A friend of mine recently shared a cup of coffee–and a confession–that I think offers a way for anyone to address a problem.
The woman in question had a problem with shopping. Not an uncommon one, and one that many people manage with varying degrees of success. Still, compulsive spending is a huge problem in America, and the damage it does to individuals and families can be beyond the obvious financial impact. When she realized that her spending–the time and money spent in retail stores and making compulsive late night online purchases–was hurting her marriage and her family, she went cold turkey with rock hard resolve.
Being from sturdy New England stock, she pragmatically stopped the behavior immediately and then, in the following weeks and months that followed, searched for the underlying causes behind it. She then dealt with the real issues head on, painful as it probably was. She didn’t share with me what was motivating the constant consumption, but she did make clear that her priorities, her finances, and her life, were all back in order.
“Of course, I still shop, but only when I need to,” she concluded bluntly. “I had to step completely away from it for a long time, to the point where my husband was buying the kids’ clothes and handling the household money. I was not in control. I was a slave to it, and I had to escape. The difference is, now I’ve returned the master.”
You may be poor, but if you have hope, you’re not impoverished.
You may be rich, but if you lack compassion, you’re not wealthy.
The recent viral video of Oklahoma University Sigma Alpha Epsilon fraternity brothers participating in a racist group sing-a-long testifies to how far we still have to go with race relations in this country. That much is obvious. Of particular concern and irritation to me is this: I’m quite sure that some of the young men who participated in this pinnacle of poor judgment are from affluent families. They have had, or should have had, the opportunity to travel, to be exposed to fellow human beings of diverse backgrounds, and to have understood that the privileges they’ve enjoyed brought with them a certain responsibility. Namely, they had the chance to be better than this behavior, and, if that wasn’t possible, to at least not confirm for the world the provincial and ignorant nature of their character.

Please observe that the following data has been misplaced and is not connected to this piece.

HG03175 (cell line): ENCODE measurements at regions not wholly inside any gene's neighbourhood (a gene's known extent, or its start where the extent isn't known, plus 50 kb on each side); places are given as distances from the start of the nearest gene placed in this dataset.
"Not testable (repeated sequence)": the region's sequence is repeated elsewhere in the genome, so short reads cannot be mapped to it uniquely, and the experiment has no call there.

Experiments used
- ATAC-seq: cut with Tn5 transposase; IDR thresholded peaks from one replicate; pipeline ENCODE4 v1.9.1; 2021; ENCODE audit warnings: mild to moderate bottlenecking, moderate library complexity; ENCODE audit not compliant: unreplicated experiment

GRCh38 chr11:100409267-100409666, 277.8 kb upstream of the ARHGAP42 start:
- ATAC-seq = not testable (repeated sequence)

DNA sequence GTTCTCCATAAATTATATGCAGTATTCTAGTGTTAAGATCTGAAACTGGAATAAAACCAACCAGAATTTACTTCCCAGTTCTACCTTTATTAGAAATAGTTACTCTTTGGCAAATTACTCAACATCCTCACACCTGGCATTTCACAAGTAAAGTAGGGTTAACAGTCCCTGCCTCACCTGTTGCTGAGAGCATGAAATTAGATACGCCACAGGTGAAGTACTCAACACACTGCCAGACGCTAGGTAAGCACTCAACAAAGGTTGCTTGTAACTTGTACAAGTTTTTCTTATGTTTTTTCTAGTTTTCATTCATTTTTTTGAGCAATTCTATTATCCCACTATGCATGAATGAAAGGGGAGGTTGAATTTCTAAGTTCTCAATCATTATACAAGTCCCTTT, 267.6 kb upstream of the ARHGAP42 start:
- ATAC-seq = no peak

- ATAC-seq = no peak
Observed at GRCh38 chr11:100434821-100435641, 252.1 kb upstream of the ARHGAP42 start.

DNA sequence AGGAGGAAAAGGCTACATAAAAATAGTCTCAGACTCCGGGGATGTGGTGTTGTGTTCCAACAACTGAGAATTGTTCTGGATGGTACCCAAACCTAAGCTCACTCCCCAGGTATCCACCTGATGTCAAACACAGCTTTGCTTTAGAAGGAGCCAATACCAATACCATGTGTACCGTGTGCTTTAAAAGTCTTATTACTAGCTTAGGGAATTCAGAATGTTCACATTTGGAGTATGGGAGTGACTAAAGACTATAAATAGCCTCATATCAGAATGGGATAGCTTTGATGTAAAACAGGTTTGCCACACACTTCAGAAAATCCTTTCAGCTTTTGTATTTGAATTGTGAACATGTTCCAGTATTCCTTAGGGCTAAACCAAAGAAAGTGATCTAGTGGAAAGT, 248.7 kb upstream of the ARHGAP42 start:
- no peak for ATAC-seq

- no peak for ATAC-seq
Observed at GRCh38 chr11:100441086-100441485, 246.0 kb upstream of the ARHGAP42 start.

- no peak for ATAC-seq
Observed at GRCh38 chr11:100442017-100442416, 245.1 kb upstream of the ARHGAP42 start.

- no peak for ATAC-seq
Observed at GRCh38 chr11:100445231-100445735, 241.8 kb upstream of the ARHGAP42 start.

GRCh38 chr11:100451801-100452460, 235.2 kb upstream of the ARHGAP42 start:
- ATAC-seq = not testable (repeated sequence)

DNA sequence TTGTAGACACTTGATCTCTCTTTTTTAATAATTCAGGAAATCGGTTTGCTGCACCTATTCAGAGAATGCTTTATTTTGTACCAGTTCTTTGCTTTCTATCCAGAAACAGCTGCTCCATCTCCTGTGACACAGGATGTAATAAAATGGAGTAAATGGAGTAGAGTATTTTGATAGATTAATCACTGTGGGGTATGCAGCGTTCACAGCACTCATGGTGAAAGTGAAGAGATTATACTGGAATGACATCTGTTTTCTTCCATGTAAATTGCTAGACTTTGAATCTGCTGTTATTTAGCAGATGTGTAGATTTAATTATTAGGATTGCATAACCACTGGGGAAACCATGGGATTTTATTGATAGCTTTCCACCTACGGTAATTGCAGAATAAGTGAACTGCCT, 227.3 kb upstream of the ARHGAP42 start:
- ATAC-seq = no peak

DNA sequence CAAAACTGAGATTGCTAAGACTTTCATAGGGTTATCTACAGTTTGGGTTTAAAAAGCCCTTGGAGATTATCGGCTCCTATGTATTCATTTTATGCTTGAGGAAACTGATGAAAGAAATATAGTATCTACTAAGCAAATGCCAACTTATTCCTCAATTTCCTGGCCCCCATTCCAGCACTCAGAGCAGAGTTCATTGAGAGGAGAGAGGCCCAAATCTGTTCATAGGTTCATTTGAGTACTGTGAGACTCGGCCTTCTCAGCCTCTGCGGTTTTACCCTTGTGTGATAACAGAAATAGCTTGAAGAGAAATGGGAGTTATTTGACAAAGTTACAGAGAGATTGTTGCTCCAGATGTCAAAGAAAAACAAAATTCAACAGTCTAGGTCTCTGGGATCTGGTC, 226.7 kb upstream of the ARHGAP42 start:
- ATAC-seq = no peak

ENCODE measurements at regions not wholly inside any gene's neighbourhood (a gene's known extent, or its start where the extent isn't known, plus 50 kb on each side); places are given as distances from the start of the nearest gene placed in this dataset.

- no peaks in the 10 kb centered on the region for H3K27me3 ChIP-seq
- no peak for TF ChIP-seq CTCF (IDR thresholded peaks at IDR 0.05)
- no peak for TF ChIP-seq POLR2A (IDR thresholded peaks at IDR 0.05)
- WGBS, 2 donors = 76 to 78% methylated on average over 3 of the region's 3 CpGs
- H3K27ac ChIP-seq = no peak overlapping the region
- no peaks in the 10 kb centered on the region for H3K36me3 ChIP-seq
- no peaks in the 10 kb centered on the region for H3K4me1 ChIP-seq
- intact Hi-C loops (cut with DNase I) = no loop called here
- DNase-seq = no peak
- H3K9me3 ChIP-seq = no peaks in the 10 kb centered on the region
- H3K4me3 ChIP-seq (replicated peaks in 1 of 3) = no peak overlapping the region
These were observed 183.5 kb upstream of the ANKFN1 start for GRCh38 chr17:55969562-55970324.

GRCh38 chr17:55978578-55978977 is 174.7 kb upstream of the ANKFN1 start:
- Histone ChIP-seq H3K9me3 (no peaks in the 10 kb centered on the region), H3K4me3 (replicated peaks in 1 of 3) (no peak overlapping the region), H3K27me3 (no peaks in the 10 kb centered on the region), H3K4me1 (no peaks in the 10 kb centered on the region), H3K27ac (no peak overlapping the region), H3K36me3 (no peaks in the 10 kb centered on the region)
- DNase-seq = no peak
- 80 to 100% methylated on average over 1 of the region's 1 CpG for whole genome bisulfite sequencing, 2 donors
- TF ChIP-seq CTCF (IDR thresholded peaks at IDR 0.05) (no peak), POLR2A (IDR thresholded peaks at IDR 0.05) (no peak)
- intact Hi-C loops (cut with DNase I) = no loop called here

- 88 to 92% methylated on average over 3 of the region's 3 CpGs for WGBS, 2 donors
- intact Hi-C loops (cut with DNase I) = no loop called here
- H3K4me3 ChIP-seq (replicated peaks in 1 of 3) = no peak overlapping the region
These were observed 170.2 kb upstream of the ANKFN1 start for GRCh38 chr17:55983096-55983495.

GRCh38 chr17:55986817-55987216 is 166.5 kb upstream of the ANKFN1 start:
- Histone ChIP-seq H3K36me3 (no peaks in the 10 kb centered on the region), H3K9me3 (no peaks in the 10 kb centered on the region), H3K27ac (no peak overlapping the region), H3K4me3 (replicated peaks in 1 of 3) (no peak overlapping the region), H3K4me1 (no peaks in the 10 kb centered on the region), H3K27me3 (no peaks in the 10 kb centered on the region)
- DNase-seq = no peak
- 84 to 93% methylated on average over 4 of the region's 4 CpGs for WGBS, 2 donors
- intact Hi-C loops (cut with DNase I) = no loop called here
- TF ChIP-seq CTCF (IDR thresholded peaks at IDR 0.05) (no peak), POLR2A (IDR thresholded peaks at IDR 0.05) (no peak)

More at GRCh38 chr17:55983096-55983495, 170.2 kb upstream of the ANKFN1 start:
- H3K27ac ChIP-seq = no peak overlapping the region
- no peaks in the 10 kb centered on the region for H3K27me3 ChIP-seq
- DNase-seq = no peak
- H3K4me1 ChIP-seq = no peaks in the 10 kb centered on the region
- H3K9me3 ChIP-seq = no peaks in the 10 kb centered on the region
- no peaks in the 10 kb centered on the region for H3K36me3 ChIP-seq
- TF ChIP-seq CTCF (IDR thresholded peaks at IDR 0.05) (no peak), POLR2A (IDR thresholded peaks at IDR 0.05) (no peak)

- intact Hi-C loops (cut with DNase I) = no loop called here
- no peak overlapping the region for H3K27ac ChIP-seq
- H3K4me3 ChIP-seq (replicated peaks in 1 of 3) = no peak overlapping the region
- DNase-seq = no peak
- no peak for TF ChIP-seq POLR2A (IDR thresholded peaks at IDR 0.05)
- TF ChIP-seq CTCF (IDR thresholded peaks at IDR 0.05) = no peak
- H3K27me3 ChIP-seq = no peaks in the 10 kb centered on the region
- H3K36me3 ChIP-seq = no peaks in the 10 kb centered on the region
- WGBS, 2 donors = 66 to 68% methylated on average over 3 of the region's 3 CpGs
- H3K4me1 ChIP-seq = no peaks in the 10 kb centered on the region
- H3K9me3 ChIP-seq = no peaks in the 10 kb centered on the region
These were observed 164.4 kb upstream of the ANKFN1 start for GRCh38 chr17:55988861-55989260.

Sadly, they were unable to do this. And while the blame falls squarely on the students who participated, let me not stop there: it also falls on their parents. Racist attitudes and speech are learned at home. They are stopped, addressed, and corrected at home, as well.
One friend of mine vividly recalls barely finding a large, empty suitcase at his bedroom door, his father standing stoically beside it. When he inquired as to the meaning of the suitcase, his father reminded him of a less-than-well-thought-out comment he’d made about an African American classmate he’d made at dinner that night. His father then informed him that if he ever made a similar comment about anyone of any race again, the young man could pack the large, empty suitcase with all his worldly possessions, exit the family home, and find somewhere else to live.
For a high school freshman, this was a sobering but effective ultimatum. Not only did it address the speech that would not be tolerated, it forced my friend to address his attitudes about others. After a few days of reflection, with the suitcase sitting near the door, no less, he concluded that he’d picked up some less than admirable attitudes from a new group of friends. He quickly let those relationships die and found other people to hang out with.
Racism has its roots in fear, ignorance, and wanting to belong, which are feelings we all share. When we realize that we have a lot in common with everybody, regardless of their skin color and background, it challenges our sometimes long-held beliefs. And that can be scary. We have to face that discomfort, address it–with the help of others, if necessary–and grow up.
Or not. You can choose to remain insular, hold tight to your prejudices, and call yourself “elite” or “exclusive” or “well-bred”. Fine. Just don’t call yourself Old Money.
You’ll get an earful from me.